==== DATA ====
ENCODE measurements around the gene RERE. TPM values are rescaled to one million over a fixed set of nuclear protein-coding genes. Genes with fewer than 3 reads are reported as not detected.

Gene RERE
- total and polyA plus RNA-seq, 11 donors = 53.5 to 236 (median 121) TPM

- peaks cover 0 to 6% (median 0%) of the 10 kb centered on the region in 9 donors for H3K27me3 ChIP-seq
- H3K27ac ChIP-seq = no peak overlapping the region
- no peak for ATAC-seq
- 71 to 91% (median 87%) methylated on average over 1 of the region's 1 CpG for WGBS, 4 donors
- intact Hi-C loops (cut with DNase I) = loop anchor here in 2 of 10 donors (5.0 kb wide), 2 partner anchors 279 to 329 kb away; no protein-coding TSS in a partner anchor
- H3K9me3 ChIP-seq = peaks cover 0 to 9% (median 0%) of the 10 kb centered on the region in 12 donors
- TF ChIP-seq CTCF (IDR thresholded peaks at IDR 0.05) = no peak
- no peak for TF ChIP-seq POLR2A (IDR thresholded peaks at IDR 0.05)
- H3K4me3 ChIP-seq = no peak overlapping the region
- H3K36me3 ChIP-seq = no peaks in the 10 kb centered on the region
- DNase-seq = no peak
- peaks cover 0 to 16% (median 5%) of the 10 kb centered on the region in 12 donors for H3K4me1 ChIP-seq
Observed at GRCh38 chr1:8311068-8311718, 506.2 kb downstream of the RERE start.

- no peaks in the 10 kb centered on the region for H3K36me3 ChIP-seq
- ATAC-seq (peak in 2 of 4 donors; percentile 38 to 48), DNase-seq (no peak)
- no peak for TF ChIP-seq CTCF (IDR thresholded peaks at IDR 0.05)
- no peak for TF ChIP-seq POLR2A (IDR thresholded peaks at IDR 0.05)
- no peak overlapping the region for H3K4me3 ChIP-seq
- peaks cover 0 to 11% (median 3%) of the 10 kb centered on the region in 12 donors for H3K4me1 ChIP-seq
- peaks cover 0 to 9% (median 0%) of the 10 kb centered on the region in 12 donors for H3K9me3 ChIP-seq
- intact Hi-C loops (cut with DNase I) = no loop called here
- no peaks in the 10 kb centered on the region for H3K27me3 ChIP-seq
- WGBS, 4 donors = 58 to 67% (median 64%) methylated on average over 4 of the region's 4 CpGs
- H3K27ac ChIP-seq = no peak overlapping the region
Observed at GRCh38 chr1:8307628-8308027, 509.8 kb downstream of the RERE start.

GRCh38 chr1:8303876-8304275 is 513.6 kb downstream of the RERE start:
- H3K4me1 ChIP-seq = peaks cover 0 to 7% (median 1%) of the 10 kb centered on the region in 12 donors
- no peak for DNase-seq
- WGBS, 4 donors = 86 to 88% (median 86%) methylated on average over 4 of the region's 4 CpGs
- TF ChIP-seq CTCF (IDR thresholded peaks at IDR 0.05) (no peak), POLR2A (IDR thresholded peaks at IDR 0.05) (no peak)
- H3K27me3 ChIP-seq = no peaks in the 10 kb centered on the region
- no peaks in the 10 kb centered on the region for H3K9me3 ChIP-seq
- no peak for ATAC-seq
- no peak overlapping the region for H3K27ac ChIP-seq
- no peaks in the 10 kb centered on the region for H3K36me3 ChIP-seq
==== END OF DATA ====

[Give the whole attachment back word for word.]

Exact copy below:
ENCODE measurements around the gene RERE. TPM values are rescaled to one million over a fixed set of nuclear protein-coding genes. Genes with fewer than 3 reads are reported as not detected.

Gene RERE
- total and polyA plus RNA-seq, 11 donors = 53.5 to 236 (median 121) TPM

- peaks cover 0 to 6% (median 0%) of the 10 kb centered on the region in 9 donors for H3K27me3 ChIP-seq
- H3K27ac ChIP-seq = no peak overlapping the region
- no peak for ATAC-seq
- 71 to 91% (median 87%) methylated on average over 1 of the region's 1 CpG for WGBS, 4 donors
- intact Hi-C loops (cut with DNase I) = loop anchor here in 2 of 10 donors (5.0 kb wide), 2 partner anchors 279 to 329 kb away; no protein-coding TSS in a partner anchor
- H3K9me3 ChIP-seq = peaks cover 0 to 9% (median 0%) of the 10 kb centered on the region in 12 donors
- TF ChIP-seq CTCF (IDR thresholded peaks at IDR 0.05) = no peak
- no peak for TF ChIP-seq POLR2A (IDR thresholded peaks at IDR 0.05)
- H3K4me3 ChIP-seq = no peak overlapping the region
- H3K36me3 ChIP-seq = no peaks in the 10 kb centered on the region
- DNase-seq = no peak
- peaks cover 0 to 16% (median 5%) of the 10 kb centered on the region in 12 donors for H3K4me1 ChIP-seq
Observed at GRCh38 chr1:8311068-8311718, 506.2 kb downstream of the RERE start.

- no peaks in the 10 kb centered on the region for H3K36me3 ChIP-seq
- ATAC-seq (peak in 2 of 4 donors; percentile 38 to 48), DNase-seq (no peak)
- no peak for TF ChIP-seq CTCF (IDR thresholded peaks at IDR 0.05)
- no peak for TF ChIP-seq POLR2A (IDR thresholded peaks at IDR 0.05)
- no peak overlapping the region for H3K4me3 ChIP-seq
- peaks cover 0 to 11% (median 3%) of the 10 kb centered on the region in 12 donors for H3K4me1 ChIP-seq
- peaks cover 0 to 9% (median 0%) of the 10 kb centered on the region in 12 donors for H3K9me3 ChIP-seq
- intact Hi-C loops (cut with DNase I) = no loop called here
- no peaks in the 10 kb centered on the region for H3K27me3 ChIP-seq
- WGBS, 4 donors = 58 to 67% (median 64%) methylated on average over 4 of the region's 4 CpGs
- H3K27ac ChIP-seq = no peak overlapping the region
Observed at GRCh38 chr1:8307628-8308027, 509.8 kb downstream of the RERE start.

GRCh38 chr1:8303876-8304275 is 513.6 kb downstream of the RERE start:
- H3K4me1 ChIP-seq = peaks cover 0 to 7% (median 1%) of the 10 kb centered on the region in 12 donors
- no peak for DNase-seq
- WGBS, 4 donors = 86 to 88% (median 86%) methylated on average over 4 of the region's 4 CpGs
- TF ChIP-seq CTCF (IDR thresholded peaks at IDR 0.05) (no peak), POLR2A (IDR thresholded peaks at IDR 0.05) (no peak)
- H3K27me3 ChIP-seq = no peaks in the 10 kb centered on the region
- no peaks in the 10 kb centered on the region for H3K9me3 ChIP-seq
- no peak for ATAC-seq
- no peak overlapping the region for H3K27ac ChIP-seq
- no peaks in the 10 kb centered on the region for H3K36me3 ChIP-seq